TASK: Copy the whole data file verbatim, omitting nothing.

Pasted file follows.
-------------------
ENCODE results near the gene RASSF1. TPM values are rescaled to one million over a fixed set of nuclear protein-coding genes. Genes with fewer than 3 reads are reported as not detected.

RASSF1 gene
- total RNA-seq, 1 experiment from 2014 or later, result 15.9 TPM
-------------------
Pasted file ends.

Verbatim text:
ENCODE results near the gene RASSF1. TPM values are rescaled to one million over a fixed set of nuclear protein-coding genes. Genes with fewer than 3 reads are reported as not detected.

RASSF1 gene
- total RNA-seq, 1 experiment from 2014 or later, result 15.9 TPM